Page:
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New York
Knox Martin
Woodward Gallery
133 Eldridge Street, New York, NY 10002
September 15, 2010 - November 13, 2010


by Julio Congora

The work showing at Woodward Gallery, “Knox Martin- Woman: Black & White Paintings”-----The Black and White paintings of Knox Martin give to and take from the drawing that he does all the time, as well as the interchange between large paintings, portraits and sculpture. Martin quotes Matisse: “Painting is an expanded drawing.” New doors are opened from one work to another. In this exchange, there is the continuous exploration of the Masters.

Basic to Martin's work is the perception that high art is the creation of reality. The subject matter of such art is creation and the elements that are involved are its concern. Creation feeds on the manipulation of what itself is. This is what fires his work.

These paintings contain and compress the essence of the radical; the work at work - creating senses not yet known! A work you must be tutored by! A hilarity producing consternation! A space is altered in surprise, but in a seamless way. There is no foreground or background (in the Hermetic Cubism there is always an element of foreground, middle or background), in Martin's work references to codified space are eliminated. No push or pull, in or out, up or down. This is crucial to an eventual seeing of the work and essential to its basic poetics.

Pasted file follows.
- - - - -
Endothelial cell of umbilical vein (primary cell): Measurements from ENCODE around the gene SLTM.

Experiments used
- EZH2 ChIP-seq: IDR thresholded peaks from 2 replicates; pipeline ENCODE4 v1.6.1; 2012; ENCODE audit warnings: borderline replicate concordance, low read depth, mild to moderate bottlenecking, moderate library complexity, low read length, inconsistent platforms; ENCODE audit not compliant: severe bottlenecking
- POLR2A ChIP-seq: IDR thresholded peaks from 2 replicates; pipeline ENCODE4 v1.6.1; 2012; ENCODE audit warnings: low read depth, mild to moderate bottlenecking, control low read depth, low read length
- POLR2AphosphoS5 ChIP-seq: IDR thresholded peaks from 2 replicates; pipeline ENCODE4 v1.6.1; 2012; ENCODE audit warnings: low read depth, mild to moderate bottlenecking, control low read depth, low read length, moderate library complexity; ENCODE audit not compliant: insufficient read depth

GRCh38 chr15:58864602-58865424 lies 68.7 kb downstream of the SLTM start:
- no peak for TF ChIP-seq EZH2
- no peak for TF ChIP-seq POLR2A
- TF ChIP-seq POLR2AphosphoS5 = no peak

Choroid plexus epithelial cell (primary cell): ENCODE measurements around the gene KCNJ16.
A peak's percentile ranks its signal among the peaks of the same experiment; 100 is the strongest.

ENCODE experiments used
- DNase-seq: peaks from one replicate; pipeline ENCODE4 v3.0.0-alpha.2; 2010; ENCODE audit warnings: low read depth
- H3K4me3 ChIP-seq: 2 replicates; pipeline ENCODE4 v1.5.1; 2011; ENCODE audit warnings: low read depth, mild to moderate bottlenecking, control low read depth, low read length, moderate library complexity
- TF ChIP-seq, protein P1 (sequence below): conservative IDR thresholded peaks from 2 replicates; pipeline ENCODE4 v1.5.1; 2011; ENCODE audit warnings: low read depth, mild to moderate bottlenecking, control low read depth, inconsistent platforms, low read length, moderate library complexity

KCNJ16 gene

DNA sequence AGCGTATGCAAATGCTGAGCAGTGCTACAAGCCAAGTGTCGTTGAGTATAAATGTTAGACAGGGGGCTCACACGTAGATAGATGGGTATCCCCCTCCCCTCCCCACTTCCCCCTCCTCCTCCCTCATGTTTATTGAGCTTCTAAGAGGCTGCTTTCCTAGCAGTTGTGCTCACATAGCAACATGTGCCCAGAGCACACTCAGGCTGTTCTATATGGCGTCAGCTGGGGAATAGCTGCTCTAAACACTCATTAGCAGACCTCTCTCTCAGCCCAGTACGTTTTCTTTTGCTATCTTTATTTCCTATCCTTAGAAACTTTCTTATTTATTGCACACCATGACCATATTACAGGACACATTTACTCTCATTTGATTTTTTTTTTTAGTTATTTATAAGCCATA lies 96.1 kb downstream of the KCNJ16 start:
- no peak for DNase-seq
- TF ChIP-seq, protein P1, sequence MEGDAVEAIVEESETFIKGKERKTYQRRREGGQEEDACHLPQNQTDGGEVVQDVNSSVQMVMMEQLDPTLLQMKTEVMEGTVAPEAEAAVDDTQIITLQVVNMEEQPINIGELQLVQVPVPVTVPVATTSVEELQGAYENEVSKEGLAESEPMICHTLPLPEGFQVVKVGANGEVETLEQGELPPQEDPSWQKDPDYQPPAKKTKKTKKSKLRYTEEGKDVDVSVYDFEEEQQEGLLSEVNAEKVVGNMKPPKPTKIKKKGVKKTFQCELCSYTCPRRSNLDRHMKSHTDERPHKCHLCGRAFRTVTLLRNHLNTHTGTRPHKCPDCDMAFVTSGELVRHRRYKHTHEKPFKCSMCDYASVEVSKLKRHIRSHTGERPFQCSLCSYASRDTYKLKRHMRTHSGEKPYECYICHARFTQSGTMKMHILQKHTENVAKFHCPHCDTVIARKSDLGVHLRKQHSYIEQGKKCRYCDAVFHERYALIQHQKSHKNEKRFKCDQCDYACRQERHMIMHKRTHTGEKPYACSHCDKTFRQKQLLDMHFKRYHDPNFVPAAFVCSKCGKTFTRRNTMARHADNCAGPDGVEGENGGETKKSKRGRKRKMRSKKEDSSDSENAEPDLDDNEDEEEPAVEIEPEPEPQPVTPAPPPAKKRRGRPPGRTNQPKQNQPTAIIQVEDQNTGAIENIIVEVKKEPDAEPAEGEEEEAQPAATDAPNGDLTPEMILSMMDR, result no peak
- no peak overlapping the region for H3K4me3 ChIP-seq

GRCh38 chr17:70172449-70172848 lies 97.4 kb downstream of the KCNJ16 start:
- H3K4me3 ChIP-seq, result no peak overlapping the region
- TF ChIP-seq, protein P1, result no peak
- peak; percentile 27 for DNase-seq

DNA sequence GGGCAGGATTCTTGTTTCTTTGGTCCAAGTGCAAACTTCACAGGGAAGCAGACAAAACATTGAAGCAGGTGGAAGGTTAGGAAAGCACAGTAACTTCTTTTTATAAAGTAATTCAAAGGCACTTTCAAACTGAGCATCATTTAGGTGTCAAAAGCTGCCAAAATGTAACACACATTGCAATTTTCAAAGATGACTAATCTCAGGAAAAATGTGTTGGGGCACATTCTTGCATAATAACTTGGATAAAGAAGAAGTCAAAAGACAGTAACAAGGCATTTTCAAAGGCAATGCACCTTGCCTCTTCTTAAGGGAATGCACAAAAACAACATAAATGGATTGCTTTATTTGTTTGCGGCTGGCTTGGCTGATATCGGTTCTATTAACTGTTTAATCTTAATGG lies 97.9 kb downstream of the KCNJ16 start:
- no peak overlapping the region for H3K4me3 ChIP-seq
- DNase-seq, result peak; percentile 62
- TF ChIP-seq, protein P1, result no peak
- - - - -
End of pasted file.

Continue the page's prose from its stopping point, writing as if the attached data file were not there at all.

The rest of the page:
Most of these paintings are of women: with flowers, sharing a bouquet with you - looking at you! The variety within a theme is extraordinary: brush strokes echo Goya, Picasso and DeKooning. The smaller paintings bear a startling load. They have been worked on for 22 years and they have always been complete. Like a fragment of' a holograph that is clone to its prototype, these paintings individually manifest a master poetics encoding a perpetual freshness that, in the end, is the anatomy of esthetics: in each the lines wave through the flames that have burnt away all of the nonessentials, exposing the dues one must pay to wield the fire.

A basic intuition, displaying the shadows of creation at their most elemental! 

-Julio Congora,  Barcelona, 2010



Posted by Sybil Gibson on 9/24/10 | tags: New York School contemporary conceptual abstract modern

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